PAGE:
Mark L. Shurtleff (R)

Mark Shurtleff is a political conservative who believes in the sanctity of the U.S. Constitution, "solid Republican values and principled leadership."

A newcomer to the Salt Lake County political scene, Shurtleff has nonetheless been involved in county government, working as a deputy county attorney for the past several months. In that capacity he has taken on some unpopular causes that have earned him the ire of other county politicians, though County Attorney Doug Short swears by his work ethic and integrity.

Shurtleff has tried to distance himself from Short, responding to critics that are concerned that Short would have a role in his administration.

Shurtleff has focused his campaign on law enforcement and management of growth. He advocates more community involvement with law enforcement such as participation in mentoring, community watch and intervention programs. He himself has been heavily involved in those types of activities.

Shurtleff's stance on growth is zoning for cluster development and mixed-use housing, and using planning and zoning to preserve open space. He has said he would not vote to increase taxes during his term. He supports a change in county government from three commissioners to a council/executive form and wants to study the possibility of privatizing public works functions.

A Salt Lake native, Shurtleff worked as an attorney for the Navy and in private practice in Orange County, Calif., before returning to Utah.

He was unable to eliminate Steve Harmsen in the April Republican convention, though he did emerge the front-runner.

Married with five children, Shurtleff lives in Sandy.

Stephen M. Harmsen (R)

Steve Harmsen is a former Salt Lake City commissioner who wants to become a Salt Lake County commissioner.

Over the Public Works Department in his city position, Harmsen anticipates that incumbent Commissioner Randy Horiuchi's successor also will oversee public works. Given his experience, Harmsen says, he "will hit the ground running - in the right direction."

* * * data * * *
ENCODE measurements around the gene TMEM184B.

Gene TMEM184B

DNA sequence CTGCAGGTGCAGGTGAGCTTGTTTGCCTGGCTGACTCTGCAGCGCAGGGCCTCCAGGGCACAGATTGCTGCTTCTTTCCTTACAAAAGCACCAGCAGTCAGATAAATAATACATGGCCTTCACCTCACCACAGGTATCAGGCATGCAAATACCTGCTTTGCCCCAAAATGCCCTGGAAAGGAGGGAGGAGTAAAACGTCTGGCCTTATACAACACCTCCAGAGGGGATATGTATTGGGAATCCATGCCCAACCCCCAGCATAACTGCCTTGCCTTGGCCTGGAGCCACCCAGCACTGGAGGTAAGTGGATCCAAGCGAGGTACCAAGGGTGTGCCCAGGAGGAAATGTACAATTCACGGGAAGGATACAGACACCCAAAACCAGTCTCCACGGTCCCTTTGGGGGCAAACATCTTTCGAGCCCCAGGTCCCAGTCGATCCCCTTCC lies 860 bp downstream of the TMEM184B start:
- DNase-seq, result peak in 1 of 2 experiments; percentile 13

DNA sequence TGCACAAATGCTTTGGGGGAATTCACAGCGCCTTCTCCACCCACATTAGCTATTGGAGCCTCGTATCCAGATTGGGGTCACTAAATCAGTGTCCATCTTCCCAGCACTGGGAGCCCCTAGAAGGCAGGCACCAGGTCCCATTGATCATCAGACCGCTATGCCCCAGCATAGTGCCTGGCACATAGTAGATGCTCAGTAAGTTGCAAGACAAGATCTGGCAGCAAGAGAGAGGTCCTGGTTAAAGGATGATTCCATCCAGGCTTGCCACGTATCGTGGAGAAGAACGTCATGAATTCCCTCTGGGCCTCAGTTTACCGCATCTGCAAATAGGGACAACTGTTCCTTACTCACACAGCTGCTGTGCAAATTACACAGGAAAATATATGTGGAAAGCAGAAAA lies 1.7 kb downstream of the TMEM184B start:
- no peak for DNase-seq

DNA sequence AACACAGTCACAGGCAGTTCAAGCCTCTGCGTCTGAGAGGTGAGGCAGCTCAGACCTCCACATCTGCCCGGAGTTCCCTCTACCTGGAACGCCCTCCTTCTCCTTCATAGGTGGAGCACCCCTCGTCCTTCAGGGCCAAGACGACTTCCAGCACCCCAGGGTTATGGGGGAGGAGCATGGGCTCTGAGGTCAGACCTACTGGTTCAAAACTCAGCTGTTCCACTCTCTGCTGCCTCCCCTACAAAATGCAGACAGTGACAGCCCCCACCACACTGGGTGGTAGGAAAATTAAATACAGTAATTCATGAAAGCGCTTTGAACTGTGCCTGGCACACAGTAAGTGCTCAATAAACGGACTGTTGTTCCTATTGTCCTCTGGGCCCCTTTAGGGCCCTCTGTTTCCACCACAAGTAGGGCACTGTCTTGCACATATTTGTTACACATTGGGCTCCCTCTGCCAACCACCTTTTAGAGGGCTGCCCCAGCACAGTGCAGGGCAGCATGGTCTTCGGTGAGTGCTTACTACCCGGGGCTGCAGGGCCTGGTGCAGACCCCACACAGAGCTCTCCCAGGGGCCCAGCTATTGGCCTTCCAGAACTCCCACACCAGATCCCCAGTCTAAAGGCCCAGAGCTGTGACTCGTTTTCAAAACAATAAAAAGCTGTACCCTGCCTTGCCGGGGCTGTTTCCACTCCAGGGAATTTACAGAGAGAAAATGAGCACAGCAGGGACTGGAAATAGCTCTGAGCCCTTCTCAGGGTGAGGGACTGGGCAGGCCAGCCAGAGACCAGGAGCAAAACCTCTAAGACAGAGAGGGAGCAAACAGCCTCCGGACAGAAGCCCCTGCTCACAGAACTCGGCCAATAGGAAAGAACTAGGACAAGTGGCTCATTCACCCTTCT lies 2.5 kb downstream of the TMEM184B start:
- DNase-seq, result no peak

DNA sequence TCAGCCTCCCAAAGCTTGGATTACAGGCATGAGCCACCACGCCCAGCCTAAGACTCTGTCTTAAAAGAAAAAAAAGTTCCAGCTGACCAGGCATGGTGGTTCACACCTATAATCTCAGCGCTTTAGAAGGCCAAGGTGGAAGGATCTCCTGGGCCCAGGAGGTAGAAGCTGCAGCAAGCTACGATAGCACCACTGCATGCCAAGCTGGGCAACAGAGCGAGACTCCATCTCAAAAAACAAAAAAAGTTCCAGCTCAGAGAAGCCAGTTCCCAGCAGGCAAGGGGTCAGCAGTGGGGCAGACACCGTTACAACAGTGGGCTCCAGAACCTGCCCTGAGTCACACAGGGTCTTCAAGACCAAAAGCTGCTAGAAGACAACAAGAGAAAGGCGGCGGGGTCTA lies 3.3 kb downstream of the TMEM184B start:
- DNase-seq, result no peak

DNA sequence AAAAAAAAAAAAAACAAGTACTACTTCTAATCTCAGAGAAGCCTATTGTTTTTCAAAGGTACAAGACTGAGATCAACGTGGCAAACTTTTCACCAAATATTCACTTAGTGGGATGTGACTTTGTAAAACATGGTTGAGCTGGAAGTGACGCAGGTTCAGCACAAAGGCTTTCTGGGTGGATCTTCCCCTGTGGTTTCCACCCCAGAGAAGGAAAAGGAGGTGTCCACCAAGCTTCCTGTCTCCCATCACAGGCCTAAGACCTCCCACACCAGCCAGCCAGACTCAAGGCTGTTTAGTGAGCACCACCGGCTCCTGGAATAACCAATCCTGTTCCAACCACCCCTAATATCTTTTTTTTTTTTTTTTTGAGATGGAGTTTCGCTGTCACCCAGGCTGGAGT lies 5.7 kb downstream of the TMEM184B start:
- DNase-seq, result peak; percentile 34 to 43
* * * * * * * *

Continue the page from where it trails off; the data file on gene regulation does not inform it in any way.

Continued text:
During the primary campaign, Harmsen has focused on his cooperative nature, which he says would help resolve the conflicts within county government. He also has stressed his extensive business experience in real estate and other things. He is currently owner and president of a farm and nursery supply wholesaler.

Harmsen is not afraid to get detailed in his campaign promises, such as proposing traffic-light synchronization and getting rid of the windmills in front of the Salt Palace Convention Center. He says he will not raise taxes.

One interesting idea that Harmsen has proposed is his method of preserving open space in the rapidly growing Salt Lake Valley. He says there is no way zoning regulations are going to keep enough open space, so the county should buy land with money from its own coffers to maintain it. (Opponent Mark Shurtleff says there isn't enough money for such a scheme.)

Harmsen also advocates more local control over planning and zoning, leaving the ultimate decisions to locally elected bodies.

The candidate describes himself as a person who takes things and develops them over time. He prefers consistent, if incremental, improvement over the swoop-in-take-charge-take-no-prisoners method of leadership. He recently ran for Salt Lake mayor and was once the Republican nominee for the 2nd Congressional District.

He is married, with six children.